“Who gave the economic task force the mandate to enter into the political reform arena?” asks George. “Our problem is economic recession – what does parliamentary structure and numbers have to do with world recession?

“I guess if the task force was asked to study the H1N1 influenza, they will say reduce the parliamentary seats in order to fix the problem.

“What the task force is saying will lead to a more expensive, less accountable type of government, with new Frankensteins to watch out for.”

George says parliamentary reform is the choice of the electorate, not anyone else.

“The little man in the taro patch – not the business tycoon – makes the decision.”

George says it bothers him when people keep talking of political reform without acknowledging the changes that have already been made and achieved.

He says that those pushing reform should do what businessman John Scott suggested and form a new political party based on nothing else but reform.

“Sell the idea to the electorate and see if they will buy it. The idea of pressuring and shaming serving MPs into making changes, without getting a mandate from the electorate, is a cheap form of experimentation and manipulation, at no cost to the manipulators.

“As the saying goes, if it ain’t broke, don’t fix it!”

Minister Robert Wigmore believes that political reform should reflect the requirements of today’s changing world.

But that doesn’t mean that he agrees with all the recommendations proposed by the economic task force.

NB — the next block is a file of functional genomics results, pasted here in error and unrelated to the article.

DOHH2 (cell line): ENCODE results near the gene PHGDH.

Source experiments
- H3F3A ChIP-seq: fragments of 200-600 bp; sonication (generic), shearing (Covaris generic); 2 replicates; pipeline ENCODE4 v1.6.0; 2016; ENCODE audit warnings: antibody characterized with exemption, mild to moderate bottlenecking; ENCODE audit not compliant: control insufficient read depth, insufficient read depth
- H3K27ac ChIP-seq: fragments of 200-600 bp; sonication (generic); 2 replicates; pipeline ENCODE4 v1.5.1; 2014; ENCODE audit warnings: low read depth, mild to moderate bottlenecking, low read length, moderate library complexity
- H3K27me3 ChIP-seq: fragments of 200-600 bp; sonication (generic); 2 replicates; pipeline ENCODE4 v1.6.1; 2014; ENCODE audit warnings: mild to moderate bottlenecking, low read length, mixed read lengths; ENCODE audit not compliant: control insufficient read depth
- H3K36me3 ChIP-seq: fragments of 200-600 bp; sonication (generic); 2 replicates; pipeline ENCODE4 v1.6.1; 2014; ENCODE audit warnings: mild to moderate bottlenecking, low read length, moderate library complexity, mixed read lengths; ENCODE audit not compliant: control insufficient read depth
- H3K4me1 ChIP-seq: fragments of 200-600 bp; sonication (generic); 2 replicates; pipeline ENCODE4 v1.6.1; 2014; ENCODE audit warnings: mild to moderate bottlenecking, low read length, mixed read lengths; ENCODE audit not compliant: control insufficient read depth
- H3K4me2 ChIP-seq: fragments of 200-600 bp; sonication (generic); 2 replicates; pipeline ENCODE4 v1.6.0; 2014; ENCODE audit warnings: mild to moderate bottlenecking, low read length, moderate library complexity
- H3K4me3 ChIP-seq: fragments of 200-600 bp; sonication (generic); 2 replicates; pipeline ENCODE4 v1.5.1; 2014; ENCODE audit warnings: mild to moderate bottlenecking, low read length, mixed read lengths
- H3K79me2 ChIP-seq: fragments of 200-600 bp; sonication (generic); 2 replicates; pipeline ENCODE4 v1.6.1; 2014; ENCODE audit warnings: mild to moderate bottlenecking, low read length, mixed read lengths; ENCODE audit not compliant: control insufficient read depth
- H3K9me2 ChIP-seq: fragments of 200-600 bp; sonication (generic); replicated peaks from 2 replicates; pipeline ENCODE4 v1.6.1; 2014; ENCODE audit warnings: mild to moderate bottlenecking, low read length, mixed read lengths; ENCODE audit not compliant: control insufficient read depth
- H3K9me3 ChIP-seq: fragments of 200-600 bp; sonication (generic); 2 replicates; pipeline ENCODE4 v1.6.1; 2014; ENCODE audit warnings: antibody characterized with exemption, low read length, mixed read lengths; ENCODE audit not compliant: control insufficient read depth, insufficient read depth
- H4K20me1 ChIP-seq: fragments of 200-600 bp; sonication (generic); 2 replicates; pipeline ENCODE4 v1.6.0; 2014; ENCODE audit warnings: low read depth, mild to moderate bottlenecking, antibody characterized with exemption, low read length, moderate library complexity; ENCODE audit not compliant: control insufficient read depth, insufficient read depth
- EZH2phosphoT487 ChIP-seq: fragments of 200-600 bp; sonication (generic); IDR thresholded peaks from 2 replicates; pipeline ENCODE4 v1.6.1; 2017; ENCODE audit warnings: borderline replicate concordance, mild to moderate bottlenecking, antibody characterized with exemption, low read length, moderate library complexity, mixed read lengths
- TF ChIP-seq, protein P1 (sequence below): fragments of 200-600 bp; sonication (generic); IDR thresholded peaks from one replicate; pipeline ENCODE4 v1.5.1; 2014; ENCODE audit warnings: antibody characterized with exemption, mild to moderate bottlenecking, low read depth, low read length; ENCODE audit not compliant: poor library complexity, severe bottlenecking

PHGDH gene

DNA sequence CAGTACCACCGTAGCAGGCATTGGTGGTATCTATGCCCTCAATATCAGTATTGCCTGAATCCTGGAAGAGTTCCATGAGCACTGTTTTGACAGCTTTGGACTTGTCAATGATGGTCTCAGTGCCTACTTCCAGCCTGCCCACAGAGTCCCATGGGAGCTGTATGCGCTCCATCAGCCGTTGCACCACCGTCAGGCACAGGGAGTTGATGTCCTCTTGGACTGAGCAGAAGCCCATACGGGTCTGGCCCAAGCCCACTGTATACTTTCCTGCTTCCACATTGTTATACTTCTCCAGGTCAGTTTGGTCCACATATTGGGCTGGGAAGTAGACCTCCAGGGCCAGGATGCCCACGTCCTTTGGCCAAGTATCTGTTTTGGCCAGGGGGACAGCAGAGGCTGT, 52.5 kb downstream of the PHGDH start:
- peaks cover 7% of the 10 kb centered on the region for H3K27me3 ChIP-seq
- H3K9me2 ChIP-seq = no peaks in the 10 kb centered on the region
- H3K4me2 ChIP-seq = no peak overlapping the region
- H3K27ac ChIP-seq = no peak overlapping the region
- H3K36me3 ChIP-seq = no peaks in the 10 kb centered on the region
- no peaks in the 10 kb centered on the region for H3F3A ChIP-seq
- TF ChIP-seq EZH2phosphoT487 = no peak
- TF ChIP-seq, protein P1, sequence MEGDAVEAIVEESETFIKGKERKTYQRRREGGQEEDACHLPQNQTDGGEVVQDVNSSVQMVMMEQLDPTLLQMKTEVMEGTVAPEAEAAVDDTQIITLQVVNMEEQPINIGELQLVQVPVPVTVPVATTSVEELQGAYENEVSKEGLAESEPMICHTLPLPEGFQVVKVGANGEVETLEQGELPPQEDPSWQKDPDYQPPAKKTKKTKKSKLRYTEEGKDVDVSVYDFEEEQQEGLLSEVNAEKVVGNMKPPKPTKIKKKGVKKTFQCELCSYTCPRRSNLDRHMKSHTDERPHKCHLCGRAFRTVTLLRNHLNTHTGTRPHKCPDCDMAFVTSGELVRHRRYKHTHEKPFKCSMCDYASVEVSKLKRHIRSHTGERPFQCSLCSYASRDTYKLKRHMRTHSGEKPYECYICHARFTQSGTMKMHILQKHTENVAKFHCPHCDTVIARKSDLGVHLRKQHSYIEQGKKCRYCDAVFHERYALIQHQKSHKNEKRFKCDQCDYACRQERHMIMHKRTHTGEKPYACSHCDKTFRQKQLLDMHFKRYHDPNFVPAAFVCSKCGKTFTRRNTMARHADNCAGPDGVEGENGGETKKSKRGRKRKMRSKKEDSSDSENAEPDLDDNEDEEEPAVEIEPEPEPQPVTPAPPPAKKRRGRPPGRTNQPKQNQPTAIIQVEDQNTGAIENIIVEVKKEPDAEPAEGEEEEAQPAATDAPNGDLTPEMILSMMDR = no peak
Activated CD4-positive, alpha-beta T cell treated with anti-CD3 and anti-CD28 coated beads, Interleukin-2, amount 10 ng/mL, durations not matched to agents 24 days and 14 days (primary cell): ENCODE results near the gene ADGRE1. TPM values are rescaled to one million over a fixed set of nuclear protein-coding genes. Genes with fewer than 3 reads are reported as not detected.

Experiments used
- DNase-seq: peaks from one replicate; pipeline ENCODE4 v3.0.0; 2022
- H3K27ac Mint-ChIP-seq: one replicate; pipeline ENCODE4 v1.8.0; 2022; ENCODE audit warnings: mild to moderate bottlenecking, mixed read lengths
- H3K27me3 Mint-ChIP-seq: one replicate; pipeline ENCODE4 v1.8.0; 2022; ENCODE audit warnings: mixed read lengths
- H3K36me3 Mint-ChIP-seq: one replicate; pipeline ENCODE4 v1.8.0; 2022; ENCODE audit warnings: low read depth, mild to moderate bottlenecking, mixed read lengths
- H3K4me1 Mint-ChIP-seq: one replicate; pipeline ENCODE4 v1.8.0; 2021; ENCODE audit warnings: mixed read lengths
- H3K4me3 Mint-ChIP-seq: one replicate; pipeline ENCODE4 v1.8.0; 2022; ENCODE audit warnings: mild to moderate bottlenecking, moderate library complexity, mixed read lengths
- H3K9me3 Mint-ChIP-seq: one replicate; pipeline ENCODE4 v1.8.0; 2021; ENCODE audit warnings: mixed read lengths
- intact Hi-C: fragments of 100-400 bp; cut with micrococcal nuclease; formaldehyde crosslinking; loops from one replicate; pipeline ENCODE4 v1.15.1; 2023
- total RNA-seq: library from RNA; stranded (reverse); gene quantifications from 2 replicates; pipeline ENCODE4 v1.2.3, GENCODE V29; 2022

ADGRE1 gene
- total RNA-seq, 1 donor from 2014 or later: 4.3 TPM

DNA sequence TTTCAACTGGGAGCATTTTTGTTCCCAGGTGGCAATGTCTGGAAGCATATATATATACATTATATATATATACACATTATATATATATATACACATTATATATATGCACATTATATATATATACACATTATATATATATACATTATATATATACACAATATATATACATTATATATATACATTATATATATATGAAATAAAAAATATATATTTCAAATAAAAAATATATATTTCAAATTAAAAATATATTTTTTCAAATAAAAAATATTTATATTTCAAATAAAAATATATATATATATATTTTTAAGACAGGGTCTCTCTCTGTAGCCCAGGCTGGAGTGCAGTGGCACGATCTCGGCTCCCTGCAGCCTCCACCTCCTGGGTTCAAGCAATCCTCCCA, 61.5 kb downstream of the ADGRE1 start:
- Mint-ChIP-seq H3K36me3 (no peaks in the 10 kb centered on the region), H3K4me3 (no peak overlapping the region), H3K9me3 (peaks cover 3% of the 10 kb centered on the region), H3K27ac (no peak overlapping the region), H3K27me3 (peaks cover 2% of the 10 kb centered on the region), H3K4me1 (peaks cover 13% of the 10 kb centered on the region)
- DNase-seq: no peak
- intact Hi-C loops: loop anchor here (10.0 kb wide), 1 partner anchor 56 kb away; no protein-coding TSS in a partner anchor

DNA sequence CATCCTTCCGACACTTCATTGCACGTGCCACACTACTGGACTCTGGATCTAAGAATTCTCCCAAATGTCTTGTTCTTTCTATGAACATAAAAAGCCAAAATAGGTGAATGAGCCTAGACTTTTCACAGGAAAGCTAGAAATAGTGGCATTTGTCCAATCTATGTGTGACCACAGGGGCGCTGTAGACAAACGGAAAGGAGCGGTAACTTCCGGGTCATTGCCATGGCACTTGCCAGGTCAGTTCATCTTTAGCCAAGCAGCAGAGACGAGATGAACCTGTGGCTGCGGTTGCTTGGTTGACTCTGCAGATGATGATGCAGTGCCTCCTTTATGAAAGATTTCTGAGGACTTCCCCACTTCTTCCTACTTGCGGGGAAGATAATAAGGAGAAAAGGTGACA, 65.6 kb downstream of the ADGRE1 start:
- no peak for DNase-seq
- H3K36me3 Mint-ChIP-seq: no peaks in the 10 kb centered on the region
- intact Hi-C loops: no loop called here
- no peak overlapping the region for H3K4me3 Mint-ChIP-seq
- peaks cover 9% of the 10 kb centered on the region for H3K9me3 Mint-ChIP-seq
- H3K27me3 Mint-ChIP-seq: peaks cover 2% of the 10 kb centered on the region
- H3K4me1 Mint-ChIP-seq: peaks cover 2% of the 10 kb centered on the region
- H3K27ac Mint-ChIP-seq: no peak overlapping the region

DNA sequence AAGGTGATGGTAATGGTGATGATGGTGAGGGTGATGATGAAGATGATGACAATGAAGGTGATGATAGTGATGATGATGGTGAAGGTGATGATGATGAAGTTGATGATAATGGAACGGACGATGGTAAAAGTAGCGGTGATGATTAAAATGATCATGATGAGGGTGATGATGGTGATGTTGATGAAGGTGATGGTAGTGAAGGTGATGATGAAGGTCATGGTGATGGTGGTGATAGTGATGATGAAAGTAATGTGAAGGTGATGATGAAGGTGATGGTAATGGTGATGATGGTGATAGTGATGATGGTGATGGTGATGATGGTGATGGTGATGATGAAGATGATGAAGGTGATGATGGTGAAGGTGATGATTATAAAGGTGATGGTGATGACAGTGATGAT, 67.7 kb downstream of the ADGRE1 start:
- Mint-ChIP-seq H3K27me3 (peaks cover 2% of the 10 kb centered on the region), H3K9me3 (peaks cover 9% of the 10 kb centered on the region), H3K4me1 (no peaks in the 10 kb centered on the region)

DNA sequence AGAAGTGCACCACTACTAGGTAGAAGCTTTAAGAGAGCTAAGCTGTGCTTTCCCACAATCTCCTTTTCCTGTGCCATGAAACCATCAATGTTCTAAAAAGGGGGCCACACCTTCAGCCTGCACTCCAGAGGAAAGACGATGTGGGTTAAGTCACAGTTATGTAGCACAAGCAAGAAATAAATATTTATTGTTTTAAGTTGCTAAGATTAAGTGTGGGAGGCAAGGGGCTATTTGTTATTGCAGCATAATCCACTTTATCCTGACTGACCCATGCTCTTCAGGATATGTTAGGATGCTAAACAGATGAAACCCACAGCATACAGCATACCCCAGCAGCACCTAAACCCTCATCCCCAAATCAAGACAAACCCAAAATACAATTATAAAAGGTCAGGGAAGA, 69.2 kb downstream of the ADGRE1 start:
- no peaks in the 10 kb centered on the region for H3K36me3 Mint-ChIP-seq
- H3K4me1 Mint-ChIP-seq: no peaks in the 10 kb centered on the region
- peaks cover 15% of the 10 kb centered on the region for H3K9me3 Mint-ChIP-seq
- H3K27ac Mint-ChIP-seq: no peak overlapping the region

Wigmore doesn’t agree with the national seats although 19 constituency seats sounds okay to him. Where a MP should be the mayor or in charge of local government also doesn’t sit well with him.

“Local government has been abolished, so it is best to leave it as that.”

However Wigmore says he likes the idea of a prime minister being elected nationally and that the successful candidate gets to appoint his, or her, own cabinet.

Rakahanga MP Piho Rua believes in political reform but not at the speed being proposed.

“Do things slowly, not suddenly. My biggest concern is for the Northern group islands as they will be totally forgotten under these proposed changes.”

Pukapuka-Nassau MP Vai Peua says political reform is something that needs to be put to all the people, not just a few. Peua says that those proposing the changes have made the mistake of coming up with their recommendations before putting it to the people.

“The boss is the people.”

Apii Piho’s response to the questions on political reform is brief: “Let the people be heard.”

The recent overseas trip by Tengatangi-Areora-Ngatiarua MP Nandi Glassie has obviously done him some good and he has responded in full to the questions on political reform.